In Vietnam, logistics and warehouses, along with retail and property, remain a top interest of global investors. In addition to these are lifestyle properties, data centres, and cold storage facilities. The biggest concerns from global investors in Vietnam, meanwhile, are clearing regulations, finding eligible local partners, and liquidity issues.
|Nicolas Michaux-Managing partner Alpha Prime Hong Kong|
A young, dynamic, qualified, and affordable workforce is making the country very attractive to investors.
As for the real estate market, different factors have affected the foreign investment flow, including delays in the handover of several projects, which affect global returns for investors; an increase in interest rates and credit restrictions; increases in construction costs;, and a boom in the market prices over the past few years.
But overall, the fear of a globalised crisis has led foreign investors to put their projects on hold. This wait-and-see policy has had an obvious and immediate effect on the real estate sector. That being said, the sector’s contribution to the country’s GDP is so crucial that the market needs to be supported by the authorities, to avoid direct and indirect impacts on hundreds of other industries and the economy as a whole.
While we foresee a growing withdrawal from the United States on the international scene, and an inevitable lasting recession in Europe, the continents of Africa and Asia remain two poles of attraction. Asia has the added advantage of an already mature and organised market, with greater geopolitical stability, where growth will probably find its place more easily in 2023. Vietnam has great assets during this period of uncertainty.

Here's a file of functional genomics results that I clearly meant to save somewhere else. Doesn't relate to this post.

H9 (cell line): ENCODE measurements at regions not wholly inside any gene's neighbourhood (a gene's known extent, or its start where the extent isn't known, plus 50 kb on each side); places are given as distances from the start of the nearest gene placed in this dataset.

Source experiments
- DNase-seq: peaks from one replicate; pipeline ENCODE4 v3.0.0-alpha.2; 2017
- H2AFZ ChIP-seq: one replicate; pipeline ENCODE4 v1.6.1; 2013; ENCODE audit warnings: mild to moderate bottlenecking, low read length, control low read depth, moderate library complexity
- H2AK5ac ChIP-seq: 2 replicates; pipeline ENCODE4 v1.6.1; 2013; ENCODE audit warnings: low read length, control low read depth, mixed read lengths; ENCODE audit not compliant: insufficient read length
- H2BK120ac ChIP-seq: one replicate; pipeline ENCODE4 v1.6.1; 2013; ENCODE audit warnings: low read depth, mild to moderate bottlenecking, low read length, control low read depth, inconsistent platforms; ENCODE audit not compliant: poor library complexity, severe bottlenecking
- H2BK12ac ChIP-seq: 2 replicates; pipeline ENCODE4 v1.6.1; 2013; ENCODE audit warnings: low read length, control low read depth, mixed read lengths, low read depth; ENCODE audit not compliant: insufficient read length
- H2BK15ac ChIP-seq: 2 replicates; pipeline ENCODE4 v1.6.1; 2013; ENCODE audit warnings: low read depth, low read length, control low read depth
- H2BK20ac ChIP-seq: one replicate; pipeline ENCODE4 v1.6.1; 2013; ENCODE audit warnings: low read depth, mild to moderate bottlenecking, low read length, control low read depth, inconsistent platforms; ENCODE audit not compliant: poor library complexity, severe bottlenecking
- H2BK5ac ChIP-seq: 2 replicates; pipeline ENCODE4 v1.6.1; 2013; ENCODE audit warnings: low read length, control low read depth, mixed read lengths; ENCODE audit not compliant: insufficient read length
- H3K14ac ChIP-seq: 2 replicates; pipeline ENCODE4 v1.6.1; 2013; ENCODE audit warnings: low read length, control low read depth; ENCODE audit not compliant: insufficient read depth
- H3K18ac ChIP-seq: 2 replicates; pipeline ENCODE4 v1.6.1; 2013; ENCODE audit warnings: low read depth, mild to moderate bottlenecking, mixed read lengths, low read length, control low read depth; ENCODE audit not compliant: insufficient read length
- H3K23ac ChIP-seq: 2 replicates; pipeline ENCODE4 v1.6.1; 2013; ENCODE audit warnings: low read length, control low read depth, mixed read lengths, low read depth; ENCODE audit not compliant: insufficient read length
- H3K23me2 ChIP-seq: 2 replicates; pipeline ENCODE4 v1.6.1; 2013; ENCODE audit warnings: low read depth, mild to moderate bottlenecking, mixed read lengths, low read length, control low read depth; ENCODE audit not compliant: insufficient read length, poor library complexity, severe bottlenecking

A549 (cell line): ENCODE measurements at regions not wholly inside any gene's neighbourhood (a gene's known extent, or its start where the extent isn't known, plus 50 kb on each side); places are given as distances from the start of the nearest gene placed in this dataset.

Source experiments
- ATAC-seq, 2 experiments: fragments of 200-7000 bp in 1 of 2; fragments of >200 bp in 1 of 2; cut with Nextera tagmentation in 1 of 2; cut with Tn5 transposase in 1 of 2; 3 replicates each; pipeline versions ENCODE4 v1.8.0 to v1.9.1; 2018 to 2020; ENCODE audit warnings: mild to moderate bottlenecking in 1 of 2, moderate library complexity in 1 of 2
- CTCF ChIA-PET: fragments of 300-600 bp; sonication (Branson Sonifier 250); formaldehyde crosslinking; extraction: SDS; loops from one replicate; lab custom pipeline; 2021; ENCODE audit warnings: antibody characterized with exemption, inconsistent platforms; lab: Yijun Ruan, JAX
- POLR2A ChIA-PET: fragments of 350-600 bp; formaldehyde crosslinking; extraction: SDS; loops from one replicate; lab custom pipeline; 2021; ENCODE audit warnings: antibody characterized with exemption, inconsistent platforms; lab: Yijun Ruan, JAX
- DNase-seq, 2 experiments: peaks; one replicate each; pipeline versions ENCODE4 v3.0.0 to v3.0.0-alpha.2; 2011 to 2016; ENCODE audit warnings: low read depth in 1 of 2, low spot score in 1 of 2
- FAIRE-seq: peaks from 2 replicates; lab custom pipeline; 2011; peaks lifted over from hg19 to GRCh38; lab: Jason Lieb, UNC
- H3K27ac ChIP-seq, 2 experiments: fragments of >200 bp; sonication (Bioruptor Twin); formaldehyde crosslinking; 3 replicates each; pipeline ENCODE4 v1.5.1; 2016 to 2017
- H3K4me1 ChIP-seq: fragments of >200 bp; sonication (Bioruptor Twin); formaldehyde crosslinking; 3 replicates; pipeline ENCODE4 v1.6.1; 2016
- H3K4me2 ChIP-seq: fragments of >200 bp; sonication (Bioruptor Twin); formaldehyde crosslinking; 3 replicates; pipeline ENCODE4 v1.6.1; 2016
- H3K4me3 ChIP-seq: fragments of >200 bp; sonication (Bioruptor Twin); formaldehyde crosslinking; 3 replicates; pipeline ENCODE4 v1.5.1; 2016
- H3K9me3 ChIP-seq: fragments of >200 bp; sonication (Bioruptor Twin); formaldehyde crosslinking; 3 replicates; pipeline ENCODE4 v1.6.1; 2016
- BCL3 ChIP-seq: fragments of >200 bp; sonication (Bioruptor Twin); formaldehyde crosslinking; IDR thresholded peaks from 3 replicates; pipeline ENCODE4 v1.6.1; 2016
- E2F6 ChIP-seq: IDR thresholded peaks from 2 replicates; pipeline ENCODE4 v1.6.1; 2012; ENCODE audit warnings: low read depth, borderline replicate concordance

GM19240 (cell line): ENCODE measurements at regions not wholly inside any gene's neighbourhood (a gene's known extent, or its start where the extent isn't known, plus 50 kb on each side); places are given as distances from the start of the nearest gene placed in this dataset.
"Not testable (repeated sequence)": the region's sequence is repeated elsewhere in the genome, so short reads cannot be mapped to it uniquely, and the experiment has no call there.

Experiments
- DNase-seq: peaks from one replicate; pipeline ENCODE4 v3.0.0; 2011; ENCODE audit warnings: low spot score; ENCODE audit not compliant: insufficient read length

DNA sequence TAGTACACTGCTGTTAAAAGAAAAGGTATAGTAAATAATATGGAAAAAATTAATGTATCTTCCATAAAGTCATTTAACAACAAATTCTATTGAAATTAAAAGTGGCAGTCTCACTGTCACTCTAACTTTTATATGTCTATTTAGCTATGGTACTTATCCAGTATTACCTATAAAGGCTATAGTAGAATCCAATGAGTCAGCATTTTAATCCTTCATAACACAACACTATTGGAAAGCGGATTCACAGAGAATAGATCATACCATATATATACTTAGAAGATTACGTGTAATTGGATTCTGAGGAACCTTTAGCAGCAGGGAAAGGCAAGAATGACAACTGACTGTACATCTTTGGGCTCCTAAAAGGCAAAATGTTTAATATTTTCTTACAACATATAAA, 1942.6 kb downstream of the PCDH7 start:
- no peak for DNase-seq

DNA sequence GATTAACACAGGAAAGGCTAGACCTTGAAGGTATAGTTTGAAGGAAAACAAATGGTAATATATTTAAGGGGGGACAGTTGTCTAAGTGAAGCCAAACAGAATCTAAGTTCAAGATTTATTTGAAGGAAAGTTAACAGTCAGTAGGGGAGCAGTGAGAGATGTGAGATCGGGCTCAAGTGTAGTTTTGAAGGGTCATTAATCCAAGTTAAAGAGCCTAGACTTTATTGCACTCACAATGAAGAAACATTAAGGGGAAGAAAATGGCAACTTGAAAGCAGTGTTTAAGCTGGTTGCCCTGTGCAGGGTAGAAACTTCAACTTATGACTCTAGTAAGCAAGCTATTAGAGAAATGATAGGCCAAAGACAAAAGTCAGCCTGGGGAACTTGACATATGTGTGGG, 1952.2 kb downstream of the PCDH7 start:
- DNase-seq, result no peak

|Marc Townsend-Chairman Arcadia Consulting Vietnam|
Even without knowing much about the local real estate market here, foreign investors are attracted to the three main drivers of a growing middle class and their expanded affluence, rising affordability, and rapid urbanisation that continues to escalate.
Even with the global and regional headwinds in 2021-2022, this interest in Vietnam has not changed, particularly for industrial assets. However, what could be different in 2023 is that there will be a recalibration of land values and residential prices.
Many observers have watched with interest how land and residential values have risen sharply over the last eight years, eventually fuelling a hotbed of distress and liquidity strains. Foreign investors are hoping that the days of upwards-only capital values, easy access credit, and an over-confident developer community may take pause for breath.
I feel that everyone is suffering currently, including local and foreign developers. However, the majority of foreign developers active in Vietnam today have historically been quite conservative and less exposed to the slowdown in sales and the tightened monetary policy from banks, partly because they have access to overseas funding.
However, all developers have been affected by the slowdown in the planning and approval process. A general lack of transparency and consistency, perceived corruption, and a challenging risk environment have also kept many big-ticket investments away.
This year could well be different, as some local developers may be forced to accept that things have changed, and land prices may go down as well as up.
|Real estate market to reheat gradually in 2023, say experts
With a series of legal bottlenecks being removed and revamped credit policies to be applied in the near future, the real estate market is predicted to bounce back and be prosperous by the end of the third quarter (Q3) of 2023.
|Real estate bailout eyes credit recovery
The Vietnamese government and banks have developed a strategy to improve the credit status of Vietnamese real estate businesses by offering a $5 billion loan package.
Source By https://vir.com.vn/big-appetite-still-apparent-in-real-estate-100121.html